• Malayna Shiels

Going to Guam


I remember first arriving on Guam, the air was warm and a soft breeze carried the smell of the salty ocean, sharp and energizing. Although it was late at night I felt a rush of energy and a thrill at the realization that once again I would have the opportunity to explore somewhere new. As most military kids experience, moving had become part of my lifestyle and I was ready to seek a new adventure that the small island had to offer. It was 2008 and although I was young, my experience of Guam will forever be ingrained into my mind. It's true, even the magnificent island brought a few discomforts originally, such as adjusting to the warm climate and the insane 14 hour time change. The island of Guam is located 7 hours by plane to Hawaii and is part of the Marianas islands.


The culture of Guam is amazing to learn about. The natives of Guam, the Chamorro people, descended from Indo-Malaya peoples. The Chamorro culture was altered by European influence when Spain claimed Guam as their territory and brought missionaries to establish Christianity in Guam. Additionally, due to Spain's influences, the language spoken by the Chamorro people shares similarities to the Spanish language. After the Spanish American war, Guam was ceded to the US and stayed that way until WWII when Japan took Guam for four years. After the war, the US had regained their hold on Guam. While living in Guam, I went to a DOD school that taught classes about the culture of the island and it was definitely my favorite class to go to. The history of the island is fascinating and I learned so much about it while there.



Guam, although small and only about nine miles wide and thirty miles long, the island is a location many tourists visit. Guam holds a variety of natural wonders such as underwater caves, countless beautiful hiking locations, waterfalls, amazing beaches and places to snorkel, and the beautiful blue ocean. Hiking and snorkeling had to be some of my favorite activities to do on Guam. The oceans are warm and beautiful. There are so many unique fish and the coral in Guam is amazing!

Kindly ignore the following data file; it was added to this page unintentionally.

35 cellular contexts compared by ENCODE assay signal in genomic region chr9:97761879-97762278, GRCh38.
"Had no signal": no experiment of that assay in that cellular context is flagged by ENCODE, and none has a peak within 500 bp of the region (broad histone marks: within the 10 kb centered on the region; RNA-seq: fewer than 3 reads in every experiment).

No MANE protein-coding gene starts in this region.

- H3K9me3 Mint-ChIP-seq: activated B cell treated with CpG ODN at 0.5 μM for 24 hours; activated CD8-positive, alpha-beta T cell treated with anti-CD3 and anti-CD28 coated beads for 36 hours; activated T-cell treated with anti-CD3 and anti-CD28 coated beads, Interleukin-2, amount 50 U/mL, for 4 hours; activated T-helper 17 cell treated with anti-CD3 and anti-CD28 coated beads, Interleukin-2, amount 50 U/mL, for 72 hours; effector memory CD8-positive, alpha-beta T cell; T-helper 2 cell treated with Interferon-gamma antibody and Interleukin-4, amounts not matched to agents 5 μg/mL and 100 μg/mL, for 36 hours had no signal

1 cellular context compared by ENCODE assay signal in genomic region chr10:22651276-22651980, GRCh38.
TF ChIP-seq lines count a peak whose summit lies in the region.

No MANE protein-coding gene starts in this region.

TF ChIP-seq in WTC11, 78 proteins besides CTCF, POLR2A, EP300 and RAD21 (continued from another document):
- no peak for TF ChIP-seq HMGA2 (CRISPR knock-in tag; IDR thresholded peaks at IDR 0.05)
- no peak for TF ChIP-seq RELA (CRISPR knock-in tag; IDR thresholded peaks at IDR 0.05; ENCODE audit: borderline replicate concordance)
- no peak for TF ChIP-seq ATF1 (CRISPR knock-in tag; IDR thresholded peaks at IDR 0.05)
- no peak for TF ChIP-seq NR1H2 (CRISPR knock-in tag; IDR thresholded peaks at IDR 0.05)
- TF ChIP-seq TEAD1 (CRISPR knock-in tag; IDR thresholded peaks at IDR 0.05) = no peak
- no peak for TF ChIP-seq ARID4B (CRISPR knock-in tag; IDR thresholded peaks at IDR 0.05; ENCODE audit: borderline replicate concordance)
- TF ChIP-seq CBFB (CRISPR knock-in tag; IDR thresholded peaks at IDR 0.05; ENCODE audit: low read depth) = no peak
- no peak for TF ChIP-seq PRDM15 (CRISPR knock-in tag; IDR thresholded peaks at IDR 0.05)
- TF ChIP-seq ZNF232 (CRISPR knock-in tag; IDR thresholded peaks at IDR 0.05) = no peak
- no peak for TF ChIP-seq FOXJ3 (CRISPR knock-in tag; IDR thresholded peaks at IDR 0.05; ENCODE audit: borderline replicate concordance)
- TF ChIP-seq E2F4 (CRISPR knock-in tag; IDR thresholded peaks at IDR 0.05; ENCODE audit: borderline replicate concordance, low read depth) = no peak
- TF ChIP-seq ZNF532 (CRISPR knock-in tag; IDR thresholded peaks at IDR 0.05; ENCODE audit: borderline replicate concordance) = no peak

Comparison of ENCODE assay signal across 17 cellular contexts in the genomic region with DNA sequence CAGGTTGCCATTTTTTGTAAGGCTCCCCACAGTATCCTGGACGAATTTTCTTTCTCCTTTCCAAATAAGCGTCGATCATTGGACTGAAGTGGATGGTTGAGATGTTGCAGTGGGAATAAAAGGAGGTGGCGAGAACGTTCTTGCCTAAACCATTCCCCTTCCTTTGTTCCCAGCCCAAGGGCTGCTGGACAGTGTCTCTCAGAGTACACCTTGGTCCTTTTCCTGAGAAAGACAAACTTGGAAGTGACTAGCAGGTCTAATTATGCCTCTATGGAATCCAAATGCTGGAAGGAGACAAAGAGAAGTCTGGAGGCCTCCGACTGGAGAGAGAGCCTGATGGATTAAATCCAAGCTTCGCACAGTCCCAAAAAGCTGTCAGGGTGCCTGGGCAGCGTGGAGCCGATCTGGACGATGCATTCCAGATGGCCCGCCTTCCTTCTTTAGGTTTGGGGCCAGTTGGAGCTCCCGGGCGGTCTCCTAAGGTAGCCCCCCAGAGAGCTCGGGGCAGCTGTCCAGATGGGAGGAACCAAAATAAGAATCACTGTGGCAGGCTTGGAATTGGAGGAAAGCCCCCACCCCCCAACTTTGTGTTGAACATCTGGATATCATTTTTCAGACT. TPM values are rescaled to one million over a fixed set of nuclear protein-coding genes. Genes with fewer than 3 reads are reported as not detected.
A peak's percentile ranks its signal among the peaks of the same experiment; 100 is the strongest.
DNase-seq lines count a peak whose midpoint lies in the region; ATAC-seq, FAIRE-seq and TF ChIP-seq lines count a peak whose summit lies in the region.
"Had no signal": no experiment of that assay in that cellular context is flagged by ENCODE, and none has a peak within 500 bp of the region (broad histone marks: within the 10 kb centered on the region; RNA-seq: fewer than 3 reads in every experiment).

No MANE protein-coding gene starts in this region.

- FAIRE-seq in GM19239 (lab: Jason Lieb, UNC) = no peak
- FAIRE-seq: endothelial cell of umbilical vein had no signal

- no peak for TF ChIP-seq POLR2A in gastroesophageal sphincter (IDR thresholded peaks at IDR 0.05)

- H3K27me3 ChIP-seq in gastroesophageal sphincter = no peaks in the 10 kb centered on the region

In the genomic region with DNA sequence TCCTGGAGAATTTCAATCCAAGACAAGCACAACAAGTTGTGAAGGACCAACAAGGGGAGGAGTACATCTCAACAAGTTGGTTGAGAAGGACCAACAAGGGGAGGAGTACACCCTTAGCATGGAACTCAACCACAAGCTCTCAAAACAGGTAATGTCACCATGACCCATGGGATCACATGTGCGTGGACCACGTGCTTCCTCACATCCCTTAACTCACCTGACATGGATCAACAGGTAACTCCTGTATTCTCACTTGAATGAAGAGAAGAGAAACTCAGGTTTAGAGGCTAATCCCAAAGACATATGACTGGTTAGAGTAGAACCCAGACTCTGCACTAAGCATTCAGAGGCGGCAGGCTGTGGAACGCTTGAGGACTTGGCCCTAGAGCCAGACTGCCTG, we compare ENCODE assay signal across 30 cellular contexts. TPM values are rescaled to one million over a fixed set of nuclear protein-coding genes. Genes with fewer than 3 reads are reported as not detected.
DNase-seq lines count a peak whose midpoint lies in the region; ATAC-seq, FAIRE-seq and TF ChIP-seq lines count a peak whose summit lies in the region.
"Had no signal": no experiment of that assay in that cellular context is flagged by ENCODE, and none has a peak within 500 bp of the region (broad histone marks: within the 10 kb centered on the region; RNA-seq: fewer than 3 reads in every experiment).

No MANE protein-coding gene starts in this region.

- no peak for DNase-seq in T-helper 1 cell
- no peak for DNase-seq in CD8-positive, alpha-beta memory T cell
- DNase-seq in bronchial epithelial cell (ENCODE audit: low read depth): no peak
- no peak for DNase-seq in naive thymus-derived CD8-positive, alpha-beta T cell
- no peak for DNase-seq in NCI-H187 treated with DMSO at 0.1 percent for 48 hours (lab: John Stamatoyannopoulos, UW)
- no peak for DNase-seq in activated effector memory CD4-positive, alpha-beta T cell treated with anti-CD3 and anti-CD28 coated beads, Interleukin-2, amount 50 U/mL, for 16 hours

Additionally there are countless man-made commodities that make it a great place to visit and an even better place to live. Guam has an amazing aquarium called Underwater World, a zoo, many shopping locations, beach clubs, and water parks. There are also a number of luxury hotels located along the beach referred to by the people on Guam as Hotel Row. Due to its many cultural influences, Guam is constantly having festivals and celebrations that both explore the culture of Guam and its past as well as being a great way to spend your time. The mango festival is one festival I particularly recall being extremely fun.


In Hagatna, the capital of Guam, there's a place called Chamorro village. Chamorro village is always packed full of people due to its large variety of cultural shops and stalls, local restaurants, dance halls where bands play and people would dance. I loved going to Chamorro village because it was so inviting and had such a fun atmosphere. Not to mention the food is phenomenal!


And everyone is so nice on Guam. Guam is literally the only place that you can see random people walking around with machetes and still feel safe. They are most likely just trimming back the vast growth of plants or chopping coconuts from trees. The greenery on Guam is breathtaking, and there is wild tropical fruit everywhere you look. I recall many walks my sisters and I would take to go gather fruit from trees in our neighborhood. There are quite a few unique animals on Guam as well such as the carabao, geckos, brown tree snakes, black drongo birds and fruit bats. Overall, I would have to say living on Guam was definitely one of the most astounding things that I will ever experience and hopefully anyone who moves there enjoys it just as much as I did.

Bloom takes pride in being a safe platform for military kids to share their stories and be empowered. All of the opinions/beliefs expressed in articles belong solely to the author and are not a reflection of the views of the founders and editors of Bloom. Additionally, we understand the struggles and emotions of being a military child, but are not a mental health resource and are therefore unequipped to administer advice and assistance in that area. If you or a loved one are suffering from depression, abuse, or trauma, please visit our Resources page to find help.

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